|This essay contains comments and advice of one or more Wikipedia contributors on the topic of notability. Essays may represent widespread norms or minority viewpoints. Consider these views with discretion. Essays are not Wikipedia policies or guidelines.|
|This page in a nutshell: Notability requires significant coverage by reliable sources. Trivial mentions are not enough.|
The general notability guideline clearly states that sources that only mention a topic in "one sentence" are insufficient to establish that topic's notability, as are other "trivial mentions" of a topic.
Wikipedia articles need to include verifiable evidence of the topic's notability from reliable independent sources. The guideline states that these sources need to provide "significant coverage" of the topic, and this coverage must consist of more than a "trivial mention". The guideline has long stated that a one sentence mention is plainly trivial.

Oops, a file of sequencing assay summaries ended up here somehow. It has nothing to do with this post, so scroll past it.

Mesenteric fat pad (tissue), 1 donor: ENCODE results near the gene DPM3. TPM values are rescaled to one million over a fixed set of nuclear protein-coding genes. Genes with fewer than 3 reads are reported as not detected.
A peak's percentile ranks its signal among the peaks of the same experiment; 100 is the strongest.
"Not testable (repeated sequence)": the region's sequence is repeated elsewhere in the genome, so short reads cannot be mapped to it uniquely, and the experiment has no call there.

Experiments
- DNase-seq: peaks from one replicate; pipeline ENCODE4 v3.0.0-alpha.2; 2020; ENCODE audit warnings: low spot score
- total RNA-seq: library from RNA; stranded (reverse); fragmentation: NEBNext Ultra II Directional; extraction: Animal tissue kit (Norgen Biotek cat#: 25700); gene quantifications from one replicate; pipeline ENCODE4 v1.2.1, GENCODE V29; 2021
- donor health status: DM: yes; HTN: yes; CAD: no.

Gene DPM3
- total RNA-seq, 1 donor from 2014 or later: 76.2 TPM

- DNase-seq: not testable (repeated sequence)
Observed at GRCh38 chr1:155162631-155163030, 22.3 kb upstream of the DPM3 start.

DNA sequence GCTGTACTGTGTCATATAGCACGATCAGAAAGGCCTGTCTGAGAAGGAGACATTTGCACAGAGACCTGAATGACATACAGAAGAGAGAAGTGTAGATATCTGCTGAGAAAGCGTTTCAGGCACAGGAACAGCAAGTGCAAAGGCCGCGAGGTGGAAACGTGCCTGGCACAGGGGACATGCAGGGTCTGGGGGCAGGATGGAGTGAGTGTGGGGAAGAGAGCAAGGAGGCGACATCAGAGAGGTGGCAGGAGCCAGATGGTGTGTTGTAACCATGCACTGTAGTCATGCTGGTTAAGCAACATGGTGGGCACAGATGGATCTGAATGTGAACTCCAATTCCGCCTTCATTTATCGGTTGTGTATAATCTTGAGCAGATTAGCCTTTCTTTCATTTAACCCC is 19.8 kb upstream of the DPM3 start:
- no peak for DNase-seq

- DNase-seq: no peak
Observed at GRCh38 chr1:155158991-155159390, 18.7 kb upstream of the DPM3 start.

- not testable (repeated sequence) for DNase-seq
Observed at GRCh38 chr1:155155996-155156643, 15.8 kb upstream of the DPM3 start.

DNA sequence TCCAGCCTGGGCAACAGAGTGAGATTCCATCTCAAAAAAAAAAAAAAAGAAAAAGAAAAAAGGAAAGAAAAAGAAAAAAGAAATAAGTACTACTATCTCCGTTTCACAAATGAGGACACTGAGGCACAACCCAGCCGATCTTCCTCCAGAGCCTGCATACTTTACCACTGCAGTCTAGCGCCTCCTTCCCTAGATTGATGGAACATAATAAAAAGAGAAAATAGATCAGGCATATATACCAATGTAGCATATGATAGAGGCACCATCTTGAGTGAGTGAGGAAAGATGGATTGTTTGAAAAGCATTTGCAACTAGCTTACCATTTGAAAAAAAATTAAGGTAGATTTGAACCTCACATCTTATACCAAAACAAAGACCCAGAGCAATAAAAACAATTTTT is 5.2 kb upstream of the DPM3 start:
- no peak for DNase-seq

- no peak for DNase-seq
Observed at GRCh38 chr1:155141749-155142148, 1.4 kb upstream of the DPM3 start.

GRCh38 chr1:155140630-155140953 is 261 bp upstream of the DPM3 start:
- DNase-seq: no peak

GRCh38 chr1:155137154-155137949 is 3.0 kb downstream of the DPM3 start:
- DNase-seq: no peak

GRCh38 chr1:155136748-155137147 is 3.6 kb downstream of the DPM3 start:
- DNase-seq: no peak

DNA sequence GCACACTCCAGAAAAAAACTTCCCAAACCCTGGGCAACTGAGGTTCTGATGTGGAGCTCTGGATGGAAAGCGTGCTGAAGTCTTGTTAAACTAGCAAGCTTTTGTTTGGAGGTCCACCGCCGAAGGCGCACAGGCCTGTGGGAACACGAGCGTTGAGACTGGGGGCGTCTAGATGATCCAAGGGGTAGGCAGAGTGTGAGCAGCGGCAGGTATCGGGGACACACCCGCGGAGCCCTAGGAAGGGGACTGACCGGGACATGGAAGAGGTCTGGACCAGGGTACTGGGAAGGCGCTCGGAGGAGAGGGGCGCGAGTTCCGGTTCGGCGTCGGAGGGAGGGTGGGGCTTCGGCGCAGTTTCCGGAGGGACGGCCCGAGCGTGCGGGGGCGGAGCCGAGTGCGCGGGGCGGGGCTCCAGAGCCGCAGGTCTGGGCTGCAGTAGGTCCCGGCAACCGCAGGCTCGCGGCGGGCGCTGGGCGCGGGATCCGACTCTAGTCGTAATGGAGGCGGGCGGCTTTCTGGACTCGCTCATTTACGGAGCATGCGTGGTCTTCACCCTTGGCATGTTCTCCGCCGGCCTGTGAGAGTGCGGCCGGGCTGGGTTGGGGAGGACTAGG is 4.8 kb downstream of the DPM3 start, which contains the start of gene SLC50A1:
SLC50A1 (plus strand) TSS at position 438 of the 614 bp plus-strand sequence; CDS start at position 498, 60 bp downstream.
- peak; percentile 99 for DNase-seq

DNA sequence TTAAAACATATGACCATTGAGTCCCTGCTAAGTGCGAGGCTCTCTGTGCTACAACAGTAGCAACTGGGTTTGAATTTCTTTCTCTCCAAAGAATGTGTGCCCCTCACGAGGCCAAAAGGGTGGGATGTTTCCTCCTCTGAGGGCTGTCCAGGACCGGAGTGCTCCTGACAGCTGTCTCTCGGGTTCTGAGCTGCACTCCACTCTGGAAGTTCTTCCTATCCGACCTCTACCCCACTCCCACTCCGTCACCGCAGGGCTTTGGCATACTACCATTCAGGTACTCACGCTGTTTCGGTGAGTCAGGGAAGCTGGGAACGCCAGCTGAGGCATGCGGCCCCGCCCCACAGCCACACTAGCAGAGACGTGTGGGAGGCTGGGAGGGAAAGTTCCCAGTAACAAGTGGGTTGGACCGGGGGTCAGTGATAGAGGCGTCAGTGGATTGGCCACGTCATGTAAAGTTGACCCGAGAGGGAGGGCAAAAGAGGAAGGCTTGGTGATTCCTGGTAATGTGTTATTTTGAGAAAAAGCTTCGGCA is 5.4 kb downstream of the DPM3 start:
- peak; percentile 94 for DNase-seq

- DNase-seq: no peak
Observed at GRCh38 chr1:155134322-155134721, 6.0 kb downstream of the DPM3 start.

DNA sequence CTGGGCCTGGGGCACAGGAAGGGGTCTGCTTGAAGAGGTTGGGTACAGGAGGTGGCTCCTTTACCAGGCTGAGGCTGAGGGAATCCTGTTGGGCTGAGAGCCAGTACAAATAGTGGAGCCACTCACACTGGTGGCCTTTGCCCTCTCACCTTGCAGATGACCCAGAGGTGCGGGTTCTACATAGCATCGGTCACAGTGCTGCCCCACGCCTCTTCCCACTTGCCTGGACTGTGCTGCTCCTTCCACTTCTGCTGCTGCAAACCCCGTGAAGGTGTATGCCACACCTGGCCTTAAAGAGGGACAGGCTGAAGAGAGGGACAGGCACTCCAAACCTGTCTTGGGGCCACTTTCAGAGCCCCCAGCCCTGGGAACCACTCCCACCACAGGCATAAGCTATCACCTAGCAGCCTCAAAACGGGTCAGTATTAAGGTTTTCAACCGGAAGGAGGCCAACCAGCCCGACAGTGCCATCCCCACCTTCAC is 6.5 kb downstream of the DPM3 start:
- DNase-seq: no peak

Quotes from Notability
The general notability guideline states that:
- If a topic has received significant coverage in reliable sources that are independent of the subject, it is presumed to satisfy the inclusion criteria for a stand-alone article or stand-alone list.
The meaning of significant coverage is explained:
- "Significant coverage" means that sources address the subject directly in detail, so no original research is needed to extract the content. Significant coverage is more than a trivial mention but it need not be the main topic of the source material.
A footnote indicates the meaning of trivial mention using an example:
- The one sentence mention by Walker of the band Three Blind Mice in a biography of Bill Clinton ("In high school, he was part of a jazz band called Three Blind Mice.") is plainly trivial.
- Wikipedia:Bare notability
- Wikipedia:I wouldn't know him from a hole in the ground
- Wikipedia:Existence ≠ Notability
- Wikipedia:Why should I care?